Thank you. I taught for 21 years, and know exactly what you are talking about. Sometimes, teachers are the only advocate those kids have. Thank you for caring.

  345. tammy thomdon says:

    I am also a teacher of THAT kid. Sometimes other kids are harder to explain things too than parents. At the same time as a parent, I get that to every parent… ..their child is the most important as it should be. No only do teachers have to worry about all if their “kids” but parents and government requirements. Teachers are amazing people and we do it all because we love our kids!!!!!

  346. Lee Annable says:

    I am to old to have children in school and i will never have grandchildren but i relate to this as i was that child many many moons ago. I particularly like that this and i am sure many many more teachers are so caring and empathic to the most vulnerable in our society, that is the little people who will eventually end up looking after us older people. Teachers are a very special breed of people who don’t usually do the job for money ( but they have to live too ) but for the satisfaction of helping the little ones on the road of life, I was such a child and still remember with affectionn one of my teachers reading Whinney the pooh to me to calm me. Carry on, all of you.

  347. A.M says:

    Just got home from parent/teacher conference and I am mom to THAT kid. This brought me to tears, happy tears. I have been so frustrated and worried about the other kids and their parents and the teachers and what they think of him and us. To read these words takes so much weight off my shoulders, and I am grateful! Even if only for a little while. But, I am mostly thankful for his teacher who is kind and patient and open to listening and flexible to meeting with us regularly to discuss his progress and what she is doing to help him engage express and relate better.

  348. Carol Miller says:

    My daughter is finishing her masters while starting her career as a middle school special education teacher. I am so proud that she has gone back to college and is pursuing her love of teaching. There is not enough we can say to show our appreciation for all the great teachers who educate and support the children in their care.

  349. Mom747 says:

    Dear Ms. Night,

    How is the bullying practically handled on either side? How about gossiping that does a lot of damage? How do either type of kids supposed to handle being afraid of emotional and physical harm? Everyone should feel safe and be treated in a civil manner. What practical steps are made to ensure that everyone can learn in peace and safety? I am a big advocate for teacher’s aides and special aides.

    You are a great teacher! You should be a master teacher, or a speaker for other teachers and parents to learn more about these issues! Even going into other schools and teaching the students how to deal with this as well!

  350. I am guilty of having been that mum…the mum of the ‘normal kid’ judging ‘that’ kid ….unfortunately ‘that’ kid was a dear friends child and I ruined our friendship by being judgemental and steering clear instead of supporting her when she needed it most….. I will post this…I hope she sees it, reads it, identifies with it and sees my sincere apology…but im sure she wont,…I have learned my lesson the hard hard way….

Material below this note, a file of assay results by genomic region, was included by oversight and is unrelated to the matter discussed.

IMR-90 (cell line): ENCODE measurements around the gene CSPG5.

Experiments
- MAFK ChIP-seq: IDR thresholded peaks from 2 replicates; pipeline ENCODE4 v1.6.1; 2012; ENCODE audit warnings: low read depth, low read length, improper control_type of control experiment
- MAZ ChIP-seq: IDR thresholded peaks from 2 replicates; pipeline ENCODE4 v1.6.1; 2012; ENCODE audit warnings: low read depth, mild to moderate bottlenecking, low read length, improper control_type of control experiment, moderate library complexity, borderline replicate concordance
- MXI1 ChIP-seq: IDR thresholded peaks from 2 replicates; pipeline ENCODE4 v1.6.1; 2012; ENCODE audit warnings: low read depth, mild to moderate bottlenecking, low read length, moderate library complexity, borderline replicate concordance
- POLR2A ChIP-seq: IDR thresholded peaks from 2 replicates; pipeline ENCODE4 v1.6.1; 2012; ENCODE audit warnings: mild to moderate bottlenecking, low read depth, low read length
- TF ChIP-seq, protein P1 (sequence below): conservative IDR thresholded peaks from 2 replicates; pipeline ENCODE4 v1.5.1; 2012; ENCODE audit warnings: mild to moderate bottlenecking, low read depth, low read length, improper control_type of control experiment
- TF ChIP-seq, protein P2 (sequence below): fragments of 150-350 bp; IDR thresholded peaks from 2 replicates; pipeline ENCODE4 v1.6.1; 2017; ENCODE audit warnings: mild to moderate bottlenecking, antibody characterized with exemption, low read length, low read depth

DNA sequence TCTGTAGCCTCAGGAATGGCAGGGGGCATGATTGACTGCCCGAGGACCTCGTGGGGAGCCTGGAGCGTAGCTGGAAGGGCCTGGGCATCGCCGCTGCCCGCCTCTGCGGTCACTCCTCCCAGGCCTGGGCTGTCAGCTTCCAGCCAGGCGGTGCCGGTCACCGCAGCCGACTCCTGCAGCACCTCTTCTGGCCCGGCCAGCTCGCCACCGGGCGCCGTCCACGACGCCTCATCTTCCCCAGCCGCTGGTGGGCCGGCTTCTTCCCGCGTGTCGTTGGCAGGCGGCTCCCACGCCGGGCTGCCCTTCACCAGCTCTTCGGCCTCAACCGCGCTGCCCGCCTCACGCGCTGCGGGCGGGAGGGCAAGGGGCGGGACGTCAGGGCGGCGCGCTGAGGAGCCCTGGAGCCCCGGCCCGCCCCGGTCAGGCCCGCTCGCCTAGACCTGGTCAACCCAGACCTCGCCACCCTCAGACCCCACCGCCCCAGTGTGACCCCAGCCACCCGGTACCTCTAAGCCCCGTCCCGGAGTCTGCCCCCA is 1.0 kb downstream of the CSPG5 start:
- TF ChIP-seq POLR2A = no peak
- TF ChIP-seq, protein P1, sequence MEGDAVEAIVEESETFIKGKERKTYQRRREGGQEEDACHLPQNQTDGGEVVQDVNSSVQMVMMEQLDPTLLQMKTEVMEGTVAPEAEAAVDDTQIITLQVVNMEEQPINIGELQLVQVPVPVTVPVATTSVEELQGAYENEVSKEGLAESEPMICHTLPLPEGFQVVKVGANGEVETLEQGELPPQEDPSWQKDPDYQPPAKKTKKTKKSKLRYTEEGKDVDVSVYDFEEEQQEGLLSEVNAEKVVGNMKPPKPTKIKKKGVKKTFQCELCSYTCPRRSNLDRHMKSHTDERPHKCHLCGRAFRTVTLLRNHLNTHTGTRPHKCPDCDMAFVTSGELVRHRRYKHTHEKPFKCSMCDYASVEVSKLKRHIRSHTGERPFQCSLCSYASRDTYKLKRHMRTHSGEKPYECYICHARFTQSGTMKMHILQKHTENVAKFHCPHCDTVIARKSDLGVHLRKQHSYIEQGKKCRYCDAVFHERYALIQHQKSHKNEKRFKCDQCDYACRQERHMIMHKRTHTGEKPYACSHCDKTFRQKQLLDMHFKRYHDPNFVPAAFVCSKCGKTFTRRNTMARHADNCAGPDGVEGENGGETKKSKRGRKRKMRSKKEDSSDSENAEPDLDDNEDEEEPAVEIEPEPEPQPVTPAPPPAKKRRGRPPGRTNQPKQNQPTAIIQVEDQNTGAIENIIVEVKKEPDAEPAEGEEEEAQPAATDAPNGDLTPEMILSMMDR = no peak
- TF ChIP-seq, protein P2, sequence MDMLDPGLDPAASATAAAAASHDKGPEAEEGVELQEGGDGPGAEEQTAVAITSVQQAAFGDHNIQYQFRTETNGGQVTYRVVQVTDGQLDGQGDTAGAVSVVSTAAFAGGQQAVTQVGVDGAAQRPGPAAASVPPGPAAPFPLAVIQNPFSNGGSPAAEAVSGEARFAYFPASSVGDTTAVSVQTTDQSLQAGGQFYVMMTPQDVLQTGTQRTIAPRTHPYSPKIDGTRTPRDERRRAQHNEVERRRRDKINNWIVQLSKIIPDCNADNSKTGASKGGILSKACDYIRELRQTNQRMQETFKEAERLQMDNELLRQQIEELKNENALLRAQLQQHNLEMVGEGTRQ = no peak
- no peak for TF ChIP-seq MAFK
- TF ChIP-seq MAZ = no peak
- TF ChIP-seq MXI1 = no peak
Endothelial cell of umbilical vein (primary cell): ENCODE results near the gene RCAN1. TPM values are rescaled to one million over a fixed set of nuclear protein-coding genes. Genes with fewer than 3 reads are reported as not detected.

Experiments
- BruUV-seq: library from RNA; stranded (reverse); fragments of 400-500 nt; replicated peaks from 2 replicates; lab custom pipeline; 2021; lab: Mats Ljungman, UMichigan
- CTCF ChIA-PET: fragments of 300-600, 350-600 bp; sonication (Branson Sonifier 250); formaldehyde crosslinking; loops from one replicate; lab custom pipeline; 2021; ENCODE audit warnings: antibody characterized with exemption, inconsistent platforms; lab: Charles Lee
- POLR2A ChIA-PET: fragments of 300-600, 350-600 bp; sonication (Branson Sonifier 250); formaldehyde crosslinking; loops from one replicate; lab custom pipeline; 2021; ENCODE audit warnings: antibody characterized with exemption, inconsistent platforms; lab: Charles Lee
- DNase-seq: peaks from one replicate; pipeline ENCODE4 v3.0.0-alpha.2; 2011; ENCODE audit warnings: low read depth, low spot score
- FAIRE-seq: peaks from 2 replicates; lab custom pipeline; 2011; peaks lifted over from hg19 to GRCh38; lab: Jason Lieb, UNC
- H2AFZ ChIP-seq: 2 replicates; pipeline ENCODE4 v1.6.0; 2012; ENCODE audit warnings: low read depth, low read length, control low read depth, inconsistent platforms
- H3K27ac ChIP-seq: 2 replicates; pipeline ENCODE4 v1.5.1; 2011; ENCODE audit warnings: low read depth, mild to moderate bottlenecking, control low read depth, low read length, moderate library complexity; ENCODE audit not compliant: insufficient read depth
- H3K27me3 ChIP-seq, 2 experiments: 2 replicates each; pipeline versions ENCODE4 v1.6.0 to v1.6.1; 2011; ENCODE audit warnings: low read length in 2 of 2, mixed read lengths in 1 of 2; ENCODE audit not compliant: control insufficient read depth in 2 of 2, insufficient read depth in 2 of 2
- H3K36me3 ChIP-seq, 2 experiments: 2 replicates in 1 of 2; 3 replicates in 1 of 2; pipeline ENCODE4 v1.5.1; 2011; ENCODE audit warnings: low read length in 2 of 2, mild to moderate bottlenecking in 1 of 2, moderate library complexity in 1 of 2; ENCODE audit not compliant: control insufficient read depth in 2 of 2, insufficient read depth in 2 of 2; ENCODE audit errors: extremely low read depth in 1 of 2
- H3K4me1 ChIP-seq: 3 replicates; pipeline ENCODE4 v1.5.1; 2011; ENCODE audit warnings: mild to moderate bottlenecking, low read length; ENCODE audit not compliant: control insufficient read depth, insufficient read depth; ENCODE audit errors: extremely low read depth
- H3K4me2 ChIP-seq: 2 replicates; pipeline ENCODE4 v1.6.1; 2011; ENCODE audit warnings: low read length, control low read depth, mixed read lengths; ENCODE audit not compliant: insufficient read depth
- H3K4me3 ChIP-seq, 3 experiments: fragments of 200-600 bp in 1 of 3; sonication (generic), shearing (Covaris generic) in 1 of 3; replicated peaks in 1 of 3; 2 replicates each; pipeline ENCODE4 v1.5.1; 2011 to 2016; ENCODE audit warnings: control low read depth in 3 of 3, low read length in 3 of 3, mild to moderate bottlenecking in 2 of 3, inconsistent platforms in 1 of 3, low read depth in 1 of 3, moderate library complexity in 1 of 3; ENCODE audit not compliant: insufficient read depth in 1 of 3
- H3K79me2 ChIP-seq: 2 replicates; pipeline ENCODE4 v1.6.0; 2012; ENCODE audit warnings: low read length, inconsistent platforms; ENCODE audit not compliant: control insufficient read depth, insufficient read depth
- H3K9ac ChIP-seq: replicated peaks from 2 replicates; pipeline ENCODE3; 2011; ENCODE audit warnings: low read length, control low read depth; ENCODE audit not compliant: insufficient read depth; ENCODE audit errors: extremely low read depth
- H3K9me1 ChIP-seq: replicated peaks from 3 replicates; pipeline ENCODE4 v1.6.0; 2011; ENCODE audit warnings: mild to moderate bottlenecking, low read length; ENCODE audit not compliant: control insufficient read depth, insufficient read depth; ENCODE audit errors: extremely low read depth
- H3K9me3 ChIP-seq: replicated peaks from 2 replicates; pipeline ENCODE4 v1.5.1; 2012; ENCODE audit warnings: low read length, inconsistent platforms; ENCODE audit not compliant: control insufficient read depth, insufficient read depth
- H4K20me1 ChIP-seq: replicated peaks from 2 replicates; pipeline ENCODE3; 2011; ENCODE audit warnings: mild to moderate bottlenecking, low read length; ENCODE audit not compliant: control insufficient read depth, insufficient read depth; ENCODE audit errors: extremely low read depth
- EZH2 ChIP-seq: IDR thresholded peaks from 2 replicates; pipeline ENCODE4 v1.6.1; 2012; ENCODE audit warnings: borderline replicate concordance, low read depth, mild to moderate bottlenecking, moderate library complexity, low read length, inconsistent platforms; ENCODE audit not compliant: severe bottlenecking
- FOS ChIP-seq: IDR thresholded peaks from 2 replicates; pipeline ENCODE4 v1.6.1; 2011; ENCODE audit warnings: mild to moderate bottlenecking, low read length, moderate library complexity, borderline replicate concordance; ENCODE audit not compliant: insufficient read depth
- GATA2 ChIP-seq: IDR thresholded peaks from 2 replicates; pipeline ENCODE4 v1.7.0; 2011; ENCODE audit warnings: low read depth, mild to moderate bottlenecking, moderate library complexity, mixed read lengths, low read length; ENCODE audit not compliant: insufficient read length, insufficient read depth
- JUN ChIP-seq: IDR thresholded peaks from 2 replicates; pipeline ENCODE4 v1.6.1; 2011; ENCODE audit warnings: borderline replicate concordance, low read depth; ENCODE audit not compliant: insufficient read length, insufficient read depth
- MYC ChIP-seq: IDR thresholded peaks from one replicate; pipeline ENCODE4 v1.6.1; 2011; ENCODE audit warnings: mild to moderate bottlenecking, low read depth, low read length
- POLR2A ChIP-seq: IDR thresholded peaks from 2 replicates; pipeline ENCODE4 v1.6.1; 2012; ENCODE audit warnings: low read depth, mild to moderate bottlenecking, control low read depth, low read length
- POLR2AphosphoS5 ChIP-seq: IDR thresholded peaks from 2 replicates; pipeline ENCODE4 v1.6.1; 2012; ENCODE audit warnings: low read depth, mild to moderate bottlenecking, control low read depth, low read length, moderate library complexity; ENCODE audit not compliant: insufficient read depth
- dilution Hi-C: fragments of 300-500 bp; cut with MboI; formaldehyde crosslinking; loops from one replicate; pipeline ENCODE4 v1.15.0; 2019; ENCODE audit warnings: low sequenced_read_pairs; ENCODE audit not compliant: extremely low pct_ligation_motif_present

351. lucy hershberger says:

    When my son was in school That child was disrupting the class, lunch and recess. When I talked to the teacher she didn’t have the time or staff to offer as much help as he needed so I asked a question we all should ask. What can I do? I ended up volunteering with other kids so she could do more with him. It is not enough for us to sympathize and understand it could be our child. DO SOMETHING, volunteer, donate, vote for more funds for our schools,(yes throwing money at this problem will help) we can’t just hope that teachers can keep taking care of our children without support from all of us we must advocate for all children.

  352. Patty says:

    God Bless you!

  353. Dolores says:

    What a wonderful explanation of “that child”! Everyone one of us, has “that child”, why you ask, because no child is perfect & life happens! We were not put here to judge or be judged! Compassion & forgiveness are key!

  354. Makes me want to go back and finish my teaching degree….

  355. sunsinsweden says:

    I absolutely loved this! As a mum of two boys who are not THAT child, but one that seems to be veering on the path that way, this really hit home. He has an amazing teacher, and when I read this, it reminded me so much of her! Loved it all, but mostly how much you care about OUR children!

  356. Jeanne Justice says:

    So Amazing! Thank You so much for your love of children!!!

  357. bdth says:

    Heart wrenchingly beautiful.

  358. AMB says:

    My daughter has been targeted by THAT kid repeatedly over the last 5 years. She has come home crying, I’ve witnessed it at school, I’ve made sure the teachers know it’s happening so they could help both of them. Sometimes my daughter is best friends with THAT kid and is then ostracized by her other classmates because of this. They have a very “on again – off again” type friendship but my daughter has always continued to see the good in THAT kid and has done what she can to encourage her to be good. For the last few years their friendship has been “on again” during her birthday so she has invited THAT kid to her party. Because of this some of the other kids in their class refused to come even when THAT kid was busy and couldn’t attend her party. I’m proud to say my daughter still continues to invite THAT kid despite others opinions.